I have been a seriously competitive athlete my whole life. One could probably break down my life into periods defined by the sport I was training in. I am used to spending 4-9 hours a day training. My body, and work schedule, can't handle that kind of routine anymore and I train 2-4 days a week.
I have had more jobs than you would believe.
1st job - horse poop scooper and dead cow remover (6 years old), Special Ed teacher, Diving coach, Swim coach, Rock climbing gym owner/manager/coach, I worked in transplants removing hearts and eyes and stuffs to save lives, Licensed medic, massage therapist, Insurance sales, Business management consultant, I even once wiggled my butt in skimpy clothes for a few dollar bills and a whole lot of laughs, but it was just the once, and it was for charity.
A true child of Silicon Valley, I have always been an entrepreneur and started a number of moderately successful businesses. The first was when I was 7 (around $600 a month as a kid is pretty good) . The funny thing is that I am not very financially driven; there is not much I want that money can buy. I could live in Hillsborough, but I would want a 600 square foot ultra-green passive house that had no central heating, but did have lots of skylights. The best times of my life are spent sleeping in the dirt or in my car (I hate setting up tents) and climbing all day. Nothing that I do costs that much money.
I am a non-traditionalist that places significant value in education, but less in degrees. I tend to do well with very educated types: MDs, JDs, PhDs, but I do not discriminate. I personally did not go University until I was 26.
My politics are hard to define. I used to be rabidly libertarian. I believed that the government screwed up everything they touched, and I believed nobody had the right to tell anyone else what to do, what to eat, or who to love. I have learned that fiscal conservatism and spending on social services are not mutually exclusive. Certain prevention programs and support systems make the government money long term. Let's look at the broken mental health system; people that receive proper support and medication for their mental illnesses are perfectly capable of being safe contributing members of society. In fact more than 40% of the Stanford Medical School class is receiving psychiatric services. That is far above the norm. OK OK offtrack but. Schizophrenia is not a life sentence to raving off in a corner and living on the street. Schizophrenia is perfectly treatable and I have no doubt you have worked with a few. Another debilitating disease can be bipolar disorder. If they receive the proper medication and help they can be productive members of society and generate tax revenues for the state rather than possibly living homeless because they can't get their meds and being a financial drain on the system. California is financially vibrant because of the historic power of the UCs generating high skilled workers and inventors of technology. All of these services are worth investing in, not only because they are the most humane things to do, but also because they make financial sense.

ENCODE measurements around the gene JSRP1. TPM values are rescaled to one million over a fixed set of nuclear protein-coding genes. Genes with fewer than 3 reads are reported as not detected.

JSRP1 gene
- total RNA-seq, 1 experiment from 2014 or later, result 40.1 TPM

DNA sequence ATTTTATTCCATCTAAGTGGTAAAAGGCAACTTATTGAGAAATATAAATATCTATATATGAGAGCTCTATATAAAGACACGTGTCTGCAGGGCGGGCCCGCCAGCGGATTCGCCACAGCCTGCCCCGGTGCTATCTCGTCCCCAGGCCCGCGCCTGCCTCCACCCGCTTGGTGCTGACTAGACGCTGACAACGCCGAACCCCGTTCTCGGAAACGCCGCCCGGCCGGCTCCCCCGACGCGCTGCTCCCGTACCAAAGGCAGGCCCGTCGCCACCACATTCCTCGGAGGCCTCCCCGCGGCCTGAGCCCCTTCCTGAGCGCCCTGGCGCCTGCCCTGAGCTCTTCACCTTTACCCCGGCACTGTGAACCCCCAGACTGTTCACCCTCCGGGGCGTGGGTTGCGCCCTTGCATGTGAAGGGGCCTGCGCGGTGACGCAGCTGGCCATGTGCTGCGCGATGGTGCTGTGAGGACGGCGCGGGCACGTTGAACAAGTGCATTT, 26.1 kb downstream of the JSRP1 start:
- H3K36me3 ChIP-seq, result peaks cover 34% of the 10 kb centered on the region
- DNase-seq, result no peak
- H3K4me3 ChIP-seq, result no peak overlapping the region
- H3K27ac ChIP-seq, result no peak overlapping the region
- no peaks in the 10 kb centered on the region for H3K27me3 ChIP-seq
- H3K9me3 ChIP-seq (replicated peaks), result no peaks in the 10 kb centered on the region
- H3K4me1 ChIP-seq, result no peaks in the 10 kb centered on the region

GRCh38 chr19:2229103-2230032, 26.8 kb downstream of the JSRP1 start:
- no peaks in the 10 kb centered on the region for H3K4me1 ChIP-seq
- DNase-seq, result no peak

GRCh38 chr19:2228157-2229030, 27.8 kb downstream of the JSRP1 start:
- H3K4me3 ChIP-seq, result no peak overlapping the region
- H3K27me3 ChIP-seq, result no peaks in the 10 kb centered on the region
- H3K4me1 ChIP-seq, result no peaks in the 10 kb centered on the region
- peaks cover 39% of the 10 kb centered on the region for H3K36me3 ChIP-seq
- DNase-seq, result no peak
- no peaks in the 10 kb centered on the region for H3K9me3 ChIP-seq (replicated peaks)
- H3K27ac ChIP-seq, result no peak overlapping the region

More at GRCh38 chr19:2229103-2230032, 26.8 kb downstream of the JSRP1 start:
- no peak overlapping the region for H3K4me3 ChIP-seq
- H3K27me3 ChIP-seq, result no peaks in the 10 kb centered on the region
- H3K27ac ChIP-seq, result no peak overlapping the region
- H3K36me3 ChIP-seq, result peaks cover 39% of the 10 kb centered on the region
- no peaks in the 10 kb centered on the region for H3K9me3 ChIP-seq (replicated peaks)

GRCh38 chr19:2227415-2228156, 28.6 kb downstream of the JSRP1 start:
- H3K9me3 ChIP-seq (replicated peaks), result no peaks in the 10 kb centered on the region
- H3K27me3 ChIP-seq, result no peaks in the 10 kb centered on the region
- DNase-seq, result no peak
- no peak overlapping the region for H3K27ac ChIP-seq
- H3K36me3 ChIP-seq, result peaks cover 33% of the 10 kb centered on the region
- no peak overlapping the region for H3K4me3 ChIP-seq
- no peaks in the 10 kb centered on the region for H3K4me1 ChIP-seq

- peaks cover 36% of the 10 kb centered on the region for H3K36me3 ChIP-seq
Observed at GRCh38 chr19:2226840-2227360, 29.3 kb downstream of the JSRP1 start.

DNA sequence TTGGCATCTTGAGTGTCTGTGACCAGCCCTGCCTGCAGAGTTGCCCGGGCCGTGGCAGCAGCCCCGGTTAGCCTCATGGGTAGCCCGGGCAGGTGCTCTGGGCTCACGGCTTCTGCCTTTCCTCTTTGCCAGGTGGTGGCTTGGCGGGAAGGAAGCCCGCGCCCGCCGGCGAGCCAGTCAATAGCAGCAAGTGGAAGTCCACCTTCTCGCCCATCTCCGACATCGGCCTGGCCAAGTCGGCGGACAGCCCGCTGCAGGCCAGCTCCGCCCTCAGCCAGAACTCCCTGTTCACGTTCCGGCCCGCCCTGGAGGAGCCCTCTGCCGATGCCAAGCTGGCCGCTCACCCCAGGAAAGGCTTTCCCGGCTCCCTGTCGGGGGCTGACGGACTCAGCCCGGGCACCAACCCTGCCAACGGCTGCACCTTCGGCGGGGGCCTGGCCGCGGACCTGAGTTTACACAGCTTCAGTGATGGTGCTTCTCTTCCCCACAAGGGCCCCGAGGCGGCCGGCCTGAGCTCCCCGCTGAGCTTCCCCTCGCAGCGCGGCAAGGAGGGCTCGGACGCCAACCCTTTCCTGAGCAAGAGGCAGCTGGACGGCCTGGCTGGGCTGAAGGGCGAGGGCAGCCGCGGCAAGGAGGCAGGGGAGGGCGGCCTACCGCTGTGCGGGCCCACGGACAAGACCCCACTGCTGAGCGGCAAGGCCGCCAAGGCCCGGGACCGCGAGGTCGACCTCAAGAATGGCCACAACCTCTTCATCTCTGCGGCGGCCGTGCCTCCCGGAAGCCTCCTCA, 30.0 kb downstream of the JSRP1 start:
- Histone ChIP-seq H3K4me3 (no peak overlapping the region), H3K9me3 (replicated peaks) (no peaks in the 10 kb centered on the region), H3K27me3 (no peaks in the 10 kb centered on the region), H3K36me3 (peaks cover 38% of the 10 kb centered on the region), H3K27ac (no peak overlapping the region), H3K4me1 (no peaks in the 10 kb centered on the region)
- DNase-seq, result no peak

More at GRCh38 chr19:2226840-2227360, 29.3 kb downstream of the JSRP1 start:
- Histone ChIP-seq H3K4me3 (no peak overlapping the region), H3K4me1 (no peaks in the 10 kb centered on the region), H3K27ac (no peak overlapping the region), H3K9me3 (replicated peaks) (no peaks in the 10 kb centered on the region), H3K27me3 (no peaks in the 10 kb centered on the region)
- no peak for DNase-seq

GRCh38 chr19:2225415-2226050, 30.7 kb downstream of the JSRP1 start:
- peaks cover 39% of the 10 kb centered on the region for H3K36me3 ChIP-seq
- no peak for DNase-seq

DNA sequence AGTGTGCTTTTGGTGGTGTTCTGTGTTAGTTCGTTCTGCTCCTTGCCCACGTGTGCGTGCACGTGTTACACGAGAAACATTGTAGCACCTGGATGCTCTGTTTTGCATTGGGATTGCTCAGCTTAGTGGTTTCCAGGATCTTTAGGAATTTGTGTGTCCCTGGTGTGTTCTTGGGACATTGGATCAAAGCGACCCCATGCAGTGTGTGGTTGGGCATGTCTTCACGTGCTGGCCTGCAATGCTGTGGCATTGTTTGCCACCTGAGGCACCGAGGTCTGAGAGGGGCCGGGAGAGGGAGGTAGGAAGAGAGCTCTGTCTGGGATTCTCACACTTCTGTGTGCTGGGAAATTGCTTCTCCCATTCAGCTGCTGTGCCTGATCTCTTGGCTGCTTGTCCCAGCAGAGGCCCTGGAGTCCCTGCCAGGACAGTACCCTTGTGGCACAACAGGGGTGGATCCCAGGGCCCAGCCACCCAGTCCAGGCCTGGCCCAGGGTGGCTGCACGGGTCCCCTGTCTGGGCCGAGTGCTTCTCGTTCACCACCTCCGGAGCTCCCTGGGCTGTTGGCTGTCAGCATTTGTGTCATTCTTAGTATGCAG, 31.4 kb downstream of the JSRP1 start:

I am an all inclusivist; I have no idea what that means, I just made it up. I believe in neurdiversity, physical diversity, and social diversity. I grey up in in the polyglot city of San Jose hearing Vietnamese, Spanish, Japanese, Punjabi and Hindi spoken regularly.
I try to live up to the ideals of the phrase "be the change you want to see in the world," and "do unto others as you would have them do unto you." I am a dreamer that keeps both feet firmly planted on the ground (that is unless I am flinging myself through the air climbing on rocks). I work tirelessly hard at whatever I do because I firmly believe it will make the world a better place. I feel that the world put me through fire that strengthened and educated me. I feel blessed and that it is my obligation to use my skills and experience to give back some of what the world has given me.